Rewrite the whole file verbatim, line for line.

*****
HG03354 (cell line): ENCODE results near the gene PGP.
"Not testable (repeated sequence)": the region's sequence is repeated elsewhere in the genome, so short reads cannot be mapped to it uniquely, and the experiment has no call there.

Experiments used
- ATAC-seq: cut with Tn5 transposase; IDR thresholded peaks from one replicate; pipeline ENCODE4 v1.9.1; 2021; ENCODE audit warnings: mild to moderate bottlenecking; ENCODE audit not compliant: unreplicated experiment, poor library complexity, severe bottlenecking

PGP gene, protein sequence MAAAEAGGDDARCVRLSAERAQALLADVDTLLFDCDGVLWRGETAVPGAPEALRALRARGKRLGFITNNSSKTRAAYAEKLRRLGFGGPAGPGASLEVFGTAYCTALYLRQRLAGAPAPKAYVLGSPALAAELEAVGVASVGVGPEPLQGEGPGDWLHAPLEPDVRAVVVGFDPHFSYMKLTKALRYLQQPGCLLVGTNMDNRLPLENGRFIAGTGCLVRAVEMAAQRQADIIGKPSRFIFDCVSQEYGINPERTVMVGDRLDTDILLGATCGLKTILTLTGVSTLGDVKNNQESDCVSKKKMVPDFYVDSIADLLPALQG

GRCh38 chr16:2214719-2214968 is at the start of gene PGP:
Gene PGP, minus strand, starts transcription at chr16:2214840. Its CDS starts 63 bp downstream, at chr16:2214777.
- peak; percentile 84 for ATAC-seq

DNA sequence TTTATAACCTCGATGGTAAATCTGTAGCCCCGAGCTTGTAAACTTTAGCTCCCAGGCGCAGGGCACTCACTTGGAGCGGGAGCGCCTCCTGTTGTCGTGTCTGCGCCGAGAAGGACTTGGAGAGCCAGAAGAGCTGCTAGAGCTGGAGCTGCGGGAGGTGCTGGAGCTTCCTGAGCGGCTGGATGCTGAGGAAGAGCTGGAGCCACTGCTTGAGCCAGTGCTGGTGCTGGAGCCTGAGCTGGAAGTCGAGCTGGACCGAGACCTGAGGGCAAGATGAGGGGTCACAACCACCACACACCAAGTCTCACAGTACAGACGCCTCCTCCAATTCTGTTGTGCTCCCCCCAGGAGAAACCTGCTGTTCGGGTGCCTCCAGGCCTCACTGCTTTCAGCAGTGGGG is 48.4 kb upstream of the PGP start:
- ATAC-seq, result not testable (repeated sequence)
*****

HG03354 (cell line): ENCODE results near the gene PGP.
"Not testable (repeated sequence)": the region's sequence is repeated elsewhere in the genome, so short reads cannot be mapped to it uniquely, and the experiment has no call there.

Experiments used
- ATAC-seq: cut with Tn5 transposase; IDR thresholded peaks from one replicate; pipeline ENCODE4 v1.9.1; 2021; ENCODE audit warnings: mild to moderate bottlenecking; ENCODE audit not compliant: unreplicated experiment, poor library complexity, severe bottlenecking

PGP gene, protein sequence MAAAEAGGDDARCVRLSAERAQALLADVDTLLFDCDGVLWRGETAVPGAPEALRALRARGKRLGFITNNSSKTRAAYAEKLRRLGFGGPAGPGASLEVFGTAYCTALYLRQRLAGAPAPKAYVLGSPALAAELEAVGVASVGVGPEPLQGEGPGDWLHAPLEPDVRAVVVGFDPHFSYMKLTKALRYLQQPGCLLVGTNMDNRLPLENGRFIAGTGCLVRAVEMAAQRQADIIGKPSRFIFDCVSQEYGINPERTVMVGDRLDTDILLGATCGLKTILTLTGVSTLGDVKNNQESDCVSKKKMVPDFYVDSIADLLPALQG

GRCh38 chr16:2214719-2214968 is at the start of gene PGP:
Gene PGP, minus strand, starts transcription at chr16:2214840. Its CDS starts 63 bp downstream, at chr16:2214777.
- peak; percentile 84 for ATAC-seq

DNA sequence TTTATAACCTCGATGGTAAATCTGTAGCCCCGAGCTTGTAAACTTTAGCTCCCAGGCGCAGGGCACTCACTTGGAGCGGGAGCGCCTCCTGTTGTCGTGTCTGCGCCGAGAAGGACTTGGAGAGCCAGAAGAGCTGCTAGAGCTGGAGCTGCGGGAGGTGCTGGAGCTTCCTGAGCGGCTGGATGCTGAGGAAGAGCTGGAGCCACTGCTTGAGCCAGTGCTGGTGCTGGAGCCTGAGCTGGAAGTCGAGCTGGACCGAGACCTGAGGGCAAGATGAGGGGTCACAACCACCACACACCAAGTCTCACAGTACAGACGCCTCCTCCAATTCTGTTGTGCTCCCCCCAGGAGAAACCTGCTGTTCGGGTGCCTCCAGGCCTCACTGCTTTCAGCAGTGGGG is 48.4 kb upstream of the PGP start:
- ATAC-seq, result not testable (repeated sequence)